The present work is one of three oil studies that Stuart Davis began in 1957 for the related large-scale masterwork, Pochade (Museo Thyssen-Bornemisza Museum of Art, Madrid, Spain), which the artist painted from 1956 to 1958. The amount of time that Davis spent on the painting and studies makes the title, which means "rapid sketch" in French, seem ironic, though as with many of the artist's works, the meaning of the title is extraneous as is the meaning of the words that he incorporates into his compositions. He wrote, "As to the title, I select words or phrases [and] I apply them to a painting for purposes of identification when they seem appropriate in sound, not for any descriptive reason." ("Something on the Eight Ball," transcribed in Stuart Davis: Major Late Paintings, New York, 2002, p. 25)
Davis completed the underdrawing for Pochade in June 28, 1956, writing, "The visualization of Drawing on a large scale is the way to small scale when desired." (quoted in A. Boyajian and M. Rutkoski, eds., Stuart Davis: A Catalogue Raisonné, vol. 3, New Haven, Connecticut, 2007, p. 434) Indeed, the following year he began work on Study for "Pochade" #1, Study for "Pochade" #2 (lot 33 in this sale) and Study for "Pochade" #3 (Milwaukee Art Museum, Milwaukee, Wisconsin). All three studies were begun after Davis had commenced work on the large scale Pochade, and were finished after its completion on April 23, 1958. Working on the four paintings concurrently would have allowed Davis to explore multiple facets of the composition and supports his assertion that, "Awareness includes the sense of innate power to accept or reject by an act of will among the diverse elements of subject matter which are the constant identity of awareness. Such an act of choice constitutes the direction of Reality and Truth in Art. It is the continuity of Free Choice as a right and obligation, in identification with the color-space idiom of painting, that gives art its unique shape and meaning." ("Something on the Eight Ball," transcribed in Stuart Davis: Major Late Paintings, p. 24)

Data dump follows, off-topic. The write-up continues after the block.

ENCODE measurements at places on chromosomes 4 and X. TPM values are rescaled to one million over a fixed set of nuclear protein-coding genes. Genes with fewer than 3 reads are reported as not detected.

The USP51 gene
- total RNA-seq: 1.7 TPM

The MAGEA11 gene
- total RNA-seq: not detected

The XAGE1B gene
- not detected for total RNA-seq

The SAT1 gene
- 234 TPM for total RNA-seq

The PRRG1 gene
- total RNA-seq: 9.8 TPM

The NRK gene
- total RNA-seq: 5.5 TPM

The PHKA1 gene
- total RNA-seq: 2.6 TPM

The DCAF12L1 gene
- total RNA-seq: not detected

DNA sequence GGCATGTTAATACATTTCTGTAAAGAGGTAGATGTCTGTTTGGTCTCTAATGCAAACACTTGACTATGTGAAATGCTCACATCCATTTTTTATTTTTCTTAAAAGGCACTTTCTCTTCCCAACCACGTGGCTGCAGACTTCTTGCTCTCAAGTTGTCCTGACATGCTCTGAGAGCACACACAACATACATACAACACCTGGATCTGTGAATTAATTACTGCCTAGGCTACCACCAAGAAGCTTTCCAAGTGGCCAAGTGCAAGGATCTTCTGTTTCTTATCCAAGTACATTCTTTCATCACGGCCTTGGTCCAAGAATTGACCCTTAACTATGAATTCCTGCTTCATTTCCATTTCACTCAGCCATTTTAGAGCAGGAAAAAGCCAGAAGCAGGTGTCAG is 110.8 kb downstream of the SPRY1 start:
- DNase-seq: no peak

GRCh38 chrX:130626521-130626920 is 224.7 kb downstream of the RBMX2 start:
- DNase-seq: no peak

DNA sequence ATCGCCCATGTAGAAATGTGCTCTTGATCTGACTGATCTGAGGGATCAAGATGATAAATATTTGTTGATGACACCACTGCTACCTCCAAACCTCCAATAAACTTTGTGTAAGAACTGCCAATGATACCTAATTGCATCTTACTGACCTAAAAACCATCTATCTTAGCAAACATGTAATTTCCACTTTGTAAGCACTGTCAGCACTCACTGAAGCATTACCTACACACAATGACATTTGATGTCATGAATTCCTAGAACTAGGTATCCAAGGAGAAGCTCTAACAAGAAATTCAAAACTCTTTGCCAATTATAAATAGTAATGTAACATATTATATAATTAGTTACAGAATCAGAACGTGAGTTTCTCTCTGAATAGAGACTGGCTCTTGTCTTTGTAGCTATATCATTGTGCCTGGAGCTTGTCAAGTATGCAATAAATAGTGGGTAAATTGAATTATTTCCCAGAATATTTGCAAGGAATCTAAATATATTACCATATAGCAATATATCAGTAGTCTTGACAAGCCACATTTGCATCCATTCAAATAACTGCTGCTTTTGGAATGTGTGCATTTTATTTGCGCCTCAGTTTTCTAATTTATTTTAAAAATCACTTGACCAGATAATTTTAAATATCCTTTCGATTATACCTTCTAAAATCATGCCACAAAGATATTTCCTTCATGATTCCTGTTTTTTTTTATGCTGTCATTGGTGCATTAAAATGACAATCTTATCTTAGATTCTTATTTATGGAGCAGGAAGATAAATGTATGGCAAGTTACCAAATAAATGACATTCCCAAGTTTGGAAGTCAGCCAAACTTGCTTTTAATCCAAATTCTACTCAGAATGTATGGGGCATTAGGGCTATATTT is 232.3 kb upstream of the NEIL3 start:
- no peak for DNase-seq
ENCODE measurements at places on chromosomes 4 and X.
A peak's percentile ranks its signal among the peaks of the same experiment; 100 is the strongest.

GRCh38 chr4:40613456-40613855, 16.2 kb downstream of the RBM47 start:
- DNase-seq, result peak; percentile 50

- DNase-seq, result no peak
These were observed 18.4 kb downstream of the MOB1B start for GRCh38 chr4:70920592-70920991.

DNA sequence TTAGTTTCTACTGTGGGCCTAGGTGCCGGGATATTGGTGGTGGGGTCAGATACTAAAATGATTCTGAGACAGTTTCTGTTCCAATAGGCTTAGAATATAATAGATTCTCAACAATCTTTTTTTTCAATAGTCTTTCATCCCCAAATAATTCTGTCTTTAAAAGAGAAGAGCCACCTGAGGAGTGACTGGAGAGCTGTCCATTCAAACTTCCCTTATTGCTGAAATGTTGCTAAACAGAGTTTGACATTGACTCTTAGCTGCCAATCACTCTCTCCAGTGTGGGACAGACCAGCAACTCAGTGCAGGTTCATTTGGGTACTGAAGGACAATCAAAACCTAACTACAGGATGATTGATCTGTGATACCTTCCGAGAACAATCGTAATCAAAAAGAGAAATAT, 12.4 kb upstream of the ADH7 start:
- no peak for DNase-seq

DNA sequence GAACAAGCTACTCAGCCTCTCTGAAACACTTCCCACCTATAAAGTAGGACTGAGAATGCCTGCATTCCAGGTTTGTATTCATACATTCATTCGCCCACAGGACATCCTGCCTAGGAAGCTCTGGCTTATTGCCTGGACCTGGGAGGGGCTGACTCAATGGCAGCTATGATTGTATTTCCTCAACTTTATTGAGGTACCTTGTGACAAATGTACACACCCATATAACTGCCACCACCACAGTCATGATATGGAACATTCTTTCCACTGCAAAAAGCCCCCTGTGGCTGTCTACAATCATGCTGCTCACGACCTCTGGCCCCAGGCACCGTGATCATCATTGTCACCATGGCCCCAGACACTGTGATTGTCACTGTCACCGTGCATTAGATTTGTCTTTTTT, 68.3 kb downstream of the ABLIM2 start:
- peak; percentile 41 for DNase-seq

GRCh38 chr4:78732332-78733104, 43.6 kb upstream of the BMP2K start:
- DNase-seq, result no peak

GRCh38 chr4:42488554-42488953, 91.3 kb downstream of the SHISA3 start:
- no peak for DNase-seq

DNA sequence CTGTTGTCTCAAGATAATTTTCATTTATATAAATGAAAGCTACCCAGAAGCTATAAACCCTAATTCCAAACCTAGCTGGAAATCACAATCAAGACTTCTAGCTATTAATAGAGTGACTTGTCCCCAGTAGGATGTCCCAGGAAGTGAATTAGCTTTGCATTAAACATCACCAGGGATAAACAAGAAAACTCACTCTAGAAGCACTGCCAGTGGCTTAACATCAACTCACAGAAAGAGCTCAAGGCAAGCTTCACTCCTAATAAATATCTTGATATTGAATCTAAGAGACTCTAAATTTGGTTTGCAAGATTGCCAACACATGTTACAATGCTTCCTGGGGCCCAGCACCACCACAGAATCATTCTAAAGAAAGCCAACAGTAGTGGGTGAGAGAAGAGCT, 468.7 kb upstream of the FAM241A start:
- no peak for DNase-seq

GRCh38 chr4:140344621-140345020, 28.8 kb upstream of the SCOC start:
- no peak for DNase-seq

While each of the three studies depict a reductive form of the finished composition, the present work, started December 12, 1957 and completed in June 1958, bears the closest compositional resemblance to the large-scale oil. In Pochade, Davis replaces the blue and black border of Study for "Pochade" #1, with a single green outer band, on which he signs his name in uppercase letters rather than script. Even as he has increased the complexity of the large scale work, embellishing the black form and adding words and symbols, the basic design of the two paintings is exceedingly similar.
Davis paints with characteristically thick brushstrokes and a reduced palette in Study for "Pochade" #1, using only four pigments: red, white, black and blue. He creates clearly delineated, bold color-shapes and carefully balances and overlays them to establish a variety of spatial relationships, creating a sense of recession, mass and depth in the work. An enormous tension emerges out of the interlocking planes pushing and pulling against one another. All lettering and words have been eliminated with the exception of the artist's large black script signature, which has now become an important element in the total design, and one that appears in all three studies. The resulting composition seems alternately complex and quite simple; it is a visually arresting "color-space event" that supersedes any anecdotal or literal references.
According to Ani Boyajian and Mark Rutkoski, this work is recorded in The Downtown Gallery's stock list and purchase slip as no. 101, with the title Study for Pochade #1 and the date 1958.